Rust JSON parsing benchmarks

This project aims to provide benchmarks to show how various JSON-parsing libraries in the Rust programming language perform at various JSON-parsing tasks

. It is only concerned with performance, and does not take into account other factors that you should consider when choosing a JSON parser (such as validation, RAM usage, code readability, and active maintainace).

Benchmark methodology

The following Rust libraries for JSON parsing were benchmarked:

  • Serde JSON
  • GJSON
  • A-JSON
  • json-rust
  • Pikkr
  • simd-json
  • tinyjson

For each library, each of the following tasks was benchmarked both on a large and a small JSON object (which can be found in the json/ folder):

  • Retrieving the value of a single top-level property
  • Retrieving the value of a single fourth-level property
  • Parsing the entire JSON object

Benchmarking process

The benchmarks were taken under macOS 11.6 and rustc 1.57.0-nightly (8f8092cc3 2021-09-28) on a system with 16 GB of 2133 MHz RAM and a 2.4 GHz Intel i5-8279U CPU (with 4 physical and 8 logical cores). The benchmarks were run sequentially with output redirected to a text file (cargo bench > bench.txt, with minimal background processes.

If you run these benchmarks in a different environment and get significantly different results, feel free to open an issue and, if the results are reproducible, I will make note of them here.

Results

There are two main types of JSON parsing library:

  • property-parsing libraries (Serde JSON, json-rust, simd-json, and tinyjson), which focus on retrieving the value of a particular JSON property, and have little to no ability to parse an entire JSON file at once
  • object-parsing libraries (GJSON, A-JSON, and Pikkr), which parse an entire JSON object/file at once, and subsequently allow access to any value within the JSON file with minimal overhead Each of these library types has different applications; you need to figure out which one is best for your use case.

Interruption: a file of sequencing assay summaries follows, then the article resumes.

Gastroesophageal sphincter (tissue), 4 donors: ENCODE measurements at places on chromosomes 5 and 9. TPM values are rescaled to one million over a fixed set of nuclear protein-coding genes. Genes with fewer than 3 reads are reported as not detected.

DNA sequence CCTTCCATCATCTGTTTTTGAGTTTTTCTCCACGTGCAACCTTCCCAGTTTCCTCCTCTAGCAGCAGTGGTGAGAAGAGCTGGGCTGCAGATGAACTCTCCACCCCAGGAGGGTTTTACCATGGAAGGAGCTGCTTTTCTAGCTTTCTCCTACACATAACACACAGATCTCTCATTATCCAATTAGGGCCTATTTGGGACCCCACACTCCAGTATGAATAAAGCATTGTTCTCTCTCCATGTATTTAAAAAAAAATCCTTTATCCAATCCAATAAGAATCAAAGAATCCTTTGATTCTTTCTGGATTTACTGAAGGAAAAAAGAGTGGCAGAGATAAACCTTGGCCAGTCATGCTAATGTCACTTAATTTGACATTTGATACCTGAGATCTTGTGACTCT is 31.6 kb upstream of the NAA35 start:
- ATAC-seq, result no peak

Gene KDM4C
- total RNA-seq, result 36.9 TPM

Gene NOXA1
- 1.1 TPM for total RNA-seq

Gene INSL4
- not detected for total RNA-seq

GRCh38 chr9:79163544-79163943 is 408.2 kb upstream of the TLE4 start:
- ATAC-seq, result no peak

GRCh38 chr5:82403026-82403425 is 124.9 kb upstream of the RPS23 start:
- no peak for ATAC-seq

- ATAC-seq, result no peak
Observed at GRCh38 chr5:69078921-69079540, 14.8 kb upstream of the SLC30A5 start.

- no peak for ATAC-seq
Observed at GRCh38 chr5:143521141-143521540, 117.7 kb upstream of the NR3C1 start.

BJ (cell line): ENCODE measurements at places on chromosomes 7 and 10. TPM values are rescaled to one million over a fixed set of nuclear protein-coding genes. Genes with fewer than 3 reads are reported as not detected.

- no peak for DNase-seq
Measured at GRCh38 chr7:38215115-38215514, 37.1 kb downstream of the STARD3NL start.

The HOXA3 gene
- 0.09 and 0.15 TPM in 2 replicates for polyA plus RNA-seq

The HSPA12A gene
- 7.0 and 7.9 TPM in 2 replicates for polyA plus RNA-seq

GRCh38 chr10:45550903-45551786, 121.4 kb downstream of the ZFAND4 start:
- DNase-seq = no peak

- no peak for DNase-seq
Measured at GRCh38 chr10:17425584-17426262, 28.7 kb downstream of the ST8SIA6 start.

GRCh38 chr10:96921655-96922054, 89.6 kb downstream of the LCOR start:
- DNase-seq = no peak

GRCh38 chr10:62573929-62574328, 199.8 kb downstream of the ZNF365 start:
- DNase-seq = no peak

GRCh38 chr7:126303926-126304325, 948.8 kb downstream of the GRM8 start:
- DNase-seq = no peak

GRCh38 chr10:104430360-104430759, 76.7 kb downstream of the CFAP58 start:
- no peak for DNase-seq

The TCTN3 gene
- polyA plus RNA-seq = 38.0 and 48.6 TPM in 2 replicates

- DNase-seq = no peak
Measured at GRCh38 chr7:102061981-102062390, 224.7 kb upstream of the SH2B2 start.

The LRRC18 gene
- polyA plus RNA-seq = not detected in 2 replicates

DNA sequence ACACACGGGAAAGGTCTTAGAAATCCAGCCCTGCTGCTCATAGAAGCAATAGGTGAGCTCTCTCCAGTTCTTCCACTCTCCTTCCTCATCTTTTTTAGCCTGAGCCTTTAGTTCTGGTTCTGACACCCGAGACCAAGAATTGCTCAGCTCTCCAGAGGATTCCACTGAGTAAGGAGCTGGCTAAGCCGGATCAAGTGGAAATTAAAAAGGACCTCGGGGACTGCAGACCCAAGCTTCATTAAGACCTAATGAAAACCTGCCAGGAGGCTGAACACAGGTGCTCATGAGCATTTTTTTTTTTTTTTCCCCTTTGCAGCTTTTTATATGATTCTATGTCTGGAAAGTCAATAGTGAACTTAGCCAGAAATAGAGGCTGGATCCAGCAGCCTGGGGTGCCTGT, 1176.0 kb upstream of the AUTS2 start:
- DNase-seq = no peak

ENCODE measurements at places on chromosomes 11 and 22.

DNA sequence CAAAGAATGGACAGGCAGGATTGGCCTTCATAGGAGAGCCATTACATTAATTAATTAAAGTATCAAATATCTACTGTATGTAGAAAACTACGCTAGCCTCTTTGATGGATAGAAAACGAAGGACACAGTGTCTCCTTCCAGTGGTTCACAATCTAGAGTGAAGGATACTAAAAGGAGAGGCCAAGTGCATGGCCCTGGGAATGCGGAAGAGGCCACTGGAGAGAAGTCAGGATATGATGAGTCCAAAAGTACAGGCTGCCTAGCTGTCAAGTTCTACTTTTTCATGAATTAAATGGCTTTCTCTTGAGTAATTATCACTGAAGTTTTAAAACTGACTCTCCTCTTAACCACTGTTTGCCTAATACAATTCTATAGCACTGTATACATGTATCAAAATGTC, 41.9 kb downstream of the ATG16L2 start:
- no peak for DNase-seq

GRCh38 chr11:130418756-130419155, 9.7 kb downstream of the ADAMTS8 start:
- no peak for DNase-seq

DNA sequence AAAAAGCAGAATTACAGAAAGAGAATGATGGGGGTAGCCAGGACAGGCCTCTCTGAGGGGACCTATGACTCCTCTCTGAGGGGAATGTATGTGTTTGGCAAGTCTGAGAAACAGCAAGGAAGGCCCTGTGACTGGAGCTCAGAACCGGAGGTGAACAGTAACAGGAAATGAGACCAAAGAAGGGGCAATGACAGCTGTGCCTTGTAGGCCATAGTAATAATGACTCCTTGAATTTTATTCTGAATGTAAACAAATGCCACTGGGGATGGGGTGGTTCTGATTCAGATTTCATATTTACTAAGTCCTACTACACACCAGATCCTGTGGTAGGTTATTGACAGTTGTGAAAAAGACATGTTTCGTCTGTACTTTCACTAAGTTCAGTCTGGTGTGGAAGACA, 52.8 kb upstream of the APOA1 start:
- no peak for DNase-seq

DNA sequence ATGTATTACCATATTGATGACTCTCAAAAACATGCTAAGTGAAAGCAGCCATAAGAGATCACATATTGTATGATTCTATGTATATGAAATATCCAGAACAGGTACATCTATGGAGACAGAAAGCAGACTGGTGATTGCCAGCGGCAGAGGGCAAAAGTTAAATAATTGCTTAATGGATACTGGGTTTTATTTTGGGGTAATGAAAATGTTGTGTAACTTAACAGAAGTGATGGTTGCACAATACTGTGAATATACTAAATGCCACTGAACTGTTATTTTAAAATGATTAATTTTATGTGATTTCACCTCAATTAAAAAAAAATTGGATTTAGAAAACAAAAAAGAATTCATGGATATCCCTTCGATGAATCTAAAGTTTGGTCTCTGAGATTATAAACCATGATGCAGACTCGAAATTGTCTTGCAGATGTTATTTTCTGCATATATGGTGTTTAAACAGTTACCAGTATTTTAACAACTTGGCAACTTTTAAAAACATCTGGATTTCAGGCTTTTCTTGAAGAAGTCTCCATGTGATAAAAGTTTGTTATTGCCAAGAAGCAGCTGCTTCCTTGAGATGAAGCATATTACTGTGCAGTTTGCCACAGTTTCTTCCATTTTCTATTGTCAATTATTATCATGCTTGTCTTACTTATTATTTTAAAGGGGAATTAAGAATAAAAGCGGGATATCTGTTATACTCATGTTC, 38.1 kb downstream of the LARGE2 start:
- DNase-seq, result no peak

Although I did my best to implement each benchmark for every library, the most relevant benchmarks for the property-parsing libraries are the top_level and fourth_level benchmarks (which retrieve a single value). Conversely, the most relevant benchmark for the object-parsing libraries is the parse_all benchmark; the other benchmarks will take about the same time, since these libraries must parse the entire object before retrieving any values.

Object-parsing libraries

The fastest object-parsing JSON library benchmarked here was json-rust, which was about 2.7x faster than the second-fastest, Serde JSON, at parsing large objects and about 1.3x faster than Serde JSON at parsing small objects. If you want the features of Serde, Serde JSON is 1.6x faster than simd-json for small objects; while parsing large objects, they are about equally matched, except that simd-json is 1.5x faster when parsing a single top-level property. (I'm not really sure why this is, since simd-json ostensibly parses the entire object at once. Maybe it's cleverly optimized at compile-time for top-level property accesses?) Although its syntax is rather clean, tinyjson has the worst performance of all the object-parsing libraries benchmarked here.

Property-parsing libraries

In many JSON-parsing applications, one only needs to retrieve a few properties from a JSON object. In this case, property-parsing libraries are significantly faster than object-parsing ones.

The fastest property-parsing library in every benchmark I ran is GJSON, which was two to five times faster than the next fastest property-parsing library (A-JSON). Pikkr, in spite of its speculative-parsing algorithm, was the slowest property-parsing library benchmarked (aside from in fourth-level property accesses on small JSON objects, where it outperforms A-JSON). In fact, the stateless Pikkr benchmarks (which introduce overhead from instantiating a new parser AND can't take advantage of speculative parsing) were so slow on the small JSON object that I made a graph without them, to make it easier to compare A-JSON and GJSON.